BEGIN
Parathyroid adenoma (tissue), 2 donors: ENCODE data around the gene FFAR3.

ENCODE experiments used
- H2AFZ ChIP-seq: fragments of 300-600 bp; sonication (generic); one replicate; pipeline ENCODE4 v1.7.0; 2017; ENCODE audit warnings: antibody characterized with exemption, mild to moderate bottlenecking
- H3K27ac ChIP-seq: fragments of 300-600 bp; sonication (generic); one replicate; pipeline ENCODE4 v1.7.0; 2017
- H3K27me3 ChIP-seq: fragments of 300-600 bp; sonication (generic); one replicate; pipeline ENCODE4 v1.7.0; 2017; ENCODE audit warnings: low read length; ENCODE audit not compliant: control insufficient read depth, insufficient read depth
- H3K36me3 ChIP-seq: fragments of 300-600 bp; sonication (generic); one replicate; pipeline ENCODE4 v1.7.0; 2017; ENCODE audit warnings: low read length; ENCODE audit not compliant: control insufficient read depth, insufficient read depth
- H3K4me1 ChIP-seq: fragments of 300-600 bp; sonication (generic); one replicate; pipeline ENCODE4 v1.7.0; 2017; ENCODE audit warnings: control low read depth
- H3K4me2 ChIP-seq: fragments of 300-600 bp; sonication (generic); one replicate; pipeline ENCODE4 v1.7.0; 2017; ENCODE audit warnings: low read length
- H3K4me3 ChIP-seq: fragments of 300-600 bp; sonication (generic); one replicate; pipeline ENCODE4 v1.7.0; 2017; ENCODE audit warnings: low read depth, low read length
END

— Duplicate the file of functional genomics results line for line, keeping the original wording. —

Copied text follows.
Parathyroid adenoma (tissue), 2 donors: ENCODE data around the gene FFAR3.

ENCODE experiments used
- H2AFZ ChIP-seq: fragments of 300-600 bp; sonication (generic); one replicate; pipeline ENCODE4 v1.7.0; 2017; ENCODE audit warnings: antibody characterized with exemption, mild to moderate bottlenecking
- H3K27ac ChIP-seq: fragments of 300-600 bp; sonication (generic); one replicate; pipeline ENCODE4 v1.7.0; 2017
- H3K27me3 ChIP-seq: fragments of 300-600 bp; sonication (generic); one replicate; pipeline ENCODE4 v1.7.0; 2017; ENCODE audit warnings: low read length; ENCODE audit not compliant: control insufficient read depth, insufficient read depth
- H3K36me3 ChIP-seq: fragments of 300-600 bp; sonication (generic); one replicate; pipeline ENCODE4 v1.7.0; 2017; ENCODE audit warnings: low read length; ENCODE audit not compliant: control insufficient read depth, insufficient read depth
- H3K4me1 ChIP-seq: fragments of 300-600 bp; sonication (generic); one replicate; pipeline ENCODE4 v1.7.0; 2017; ENCODE audit warnings: control low read depth
- H3K4me2 ChIP-seq: fragments of 300-600 bp; sonication (generic); one replicate; pipeline ENCODE4 v1.7.0; 2017; ENCODE audit warnings: low read length
- H3K4me3 ChIP-seq: fragments of 300-600 bp; sonication (generic); one replicate; pipeline ENCODE4 v1.7.0; 2017; ENCODE audit warnings: low read depth, low read length